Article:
TRUE GRIT Reviews...

It was the last of the year's Awards season contenders to debut, Paramount deciding to showcase True Grit (Dec 22nd) void of any film festivals coverage and just play the Western for critics and see them gush over the Coen Brothers' latest masterpiece. Right? That's how it goes year in/year out isn't it? It certainly has been the case in recent years with No Country For Old Men, Burn After Reading and A Serious Man. But it hasn't quite worked out that way this time. YES, there is a very vocal support for the film and now the embargo has broken, some critics have made love to it (mostly the AICN crowd, and their former writer Drew McWeeny) but those serious minded critics, who are usually the strongest support for the Coens, are feeling a little left out. The reason seems to be that the Coens have dropped their familiar and high-energy style for a genre piece, a straight-laced, decidedly old-school Western that if it were black-and-white you would think was made in 1954 by John Ford. Of course by making a genre piece, you not only decrease your chances of Awards support because it won't stand-out from the genre's long history but also because you mostly only appeal to die-hard fans of that kind of film. Regardless of what people think, debuting the film in this way has certainly meant Paramount's True Grit is the only movie on everyone's lips right now. True to their word, the Coens have stayed faithful to the novel by Charles Portis, and closely adapted that source material rather than delivering a remake of the 1969 Western - a classic more for it's Oscar winning and iconic late-career turn from John Wayne as Rooster Cogburn. Coens' movie finds Jeff Bridges stepping into the shoes of John Wayne as the drunken U.S. Marshall who along with a Texas Ranger (Matt Damon) are tracking down the killer (Josh Brolin) of a young girl's father (Hattie Steinfeld). The performances are universally being praised, with Bridges, Damon and Steinfeld 'shoe-in's for Awards glory, it seems. We'll start, as we always do, with top critic Todd McCarthy, now at The Hollywood Reporter who clearly welcomed the graft and masterstroke of the film but mourned the lack of humour or reasoning;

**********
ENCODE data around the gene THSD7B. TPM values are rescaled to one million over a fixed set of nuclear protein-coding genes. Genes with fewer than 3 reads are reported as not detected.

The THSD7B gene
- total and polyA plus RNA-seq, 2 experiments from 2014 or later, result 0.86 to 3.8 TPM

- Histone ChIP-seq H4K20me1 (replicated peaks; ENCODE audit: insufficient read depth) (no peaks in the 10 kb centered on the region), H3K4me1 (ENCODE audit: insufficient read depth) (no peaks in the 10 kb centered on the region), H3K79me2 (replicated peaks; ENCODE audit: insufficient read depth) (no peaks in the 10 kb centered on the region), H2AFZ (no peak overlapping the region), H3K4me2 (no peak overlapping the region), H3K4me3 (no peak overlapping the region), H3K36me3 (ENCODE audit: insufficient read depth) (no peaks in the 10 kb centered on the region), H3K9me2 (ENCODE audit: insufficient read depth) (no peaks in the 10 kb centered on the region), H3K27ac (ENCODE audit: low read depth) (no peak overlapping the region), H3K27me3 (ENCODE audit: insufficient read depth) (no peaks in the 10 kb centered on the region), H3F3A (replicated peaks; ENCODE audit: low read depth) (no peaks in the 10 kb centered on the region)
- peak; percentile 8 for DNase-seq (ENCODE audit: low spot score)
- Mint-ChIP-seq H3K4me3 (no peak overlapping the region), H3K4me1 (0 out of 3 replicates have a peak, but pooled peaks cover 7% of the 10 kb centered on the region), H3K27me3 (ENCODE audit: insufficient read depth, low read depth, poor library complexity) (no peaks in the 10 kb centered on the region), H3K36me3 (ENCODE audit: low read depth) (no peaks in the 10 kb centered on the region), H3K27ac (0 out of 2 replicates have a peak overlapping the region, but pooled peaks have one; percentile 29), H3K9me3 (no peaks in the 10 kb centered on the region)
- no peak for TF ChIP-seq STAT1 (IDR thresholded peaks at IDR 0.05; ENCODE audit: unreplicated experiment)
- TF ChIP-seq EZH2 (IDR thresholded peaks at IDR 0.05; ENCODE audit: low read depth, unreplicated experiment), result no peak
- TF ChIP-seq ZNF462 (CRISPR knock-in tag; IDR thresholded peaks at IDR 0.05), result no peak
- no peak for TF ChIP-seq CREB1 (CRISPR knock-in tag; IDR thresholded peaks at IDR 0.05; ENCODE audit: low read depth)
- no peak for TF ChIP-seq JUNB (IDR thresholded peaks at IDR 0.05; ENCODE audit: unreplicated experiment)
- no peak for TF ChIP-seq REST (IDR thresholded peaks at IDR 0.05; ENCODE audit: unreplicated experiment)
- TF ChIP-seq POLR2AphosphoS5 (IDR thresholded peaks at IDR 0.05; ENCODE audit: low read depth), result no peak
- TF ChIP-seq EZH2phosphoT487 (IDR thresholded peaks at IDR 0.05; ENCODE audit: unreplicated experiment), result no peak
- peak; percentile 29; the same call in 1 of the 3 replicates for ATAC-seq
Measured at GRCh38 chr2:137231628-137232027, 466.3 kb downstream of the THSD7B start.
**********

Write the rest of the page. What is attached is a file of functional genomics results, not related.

A story of pursuit and sought-after justice that places in stark relief the main characters' strengths and failings, this wintery work is well played and superbly crafted but hits largely familiar notes, giving it a one-dimensional feel without much dramatic or emotional resonance. Startlingly, however, what the Coens have given up is humor. To readers of Portis' novel, which was a critical and commercial hit when published in 1968, the crackling, colloquial, often laugh-out-loud hilarious dialogue seemed almost ready-made for any screenwriter to more or less lift it intact.
McCarthy isn't alone in this sentiment, and it's shared by the majority of the top-tier critics. Emmanuel Levy has a similar feeling, as does Jeff Wells;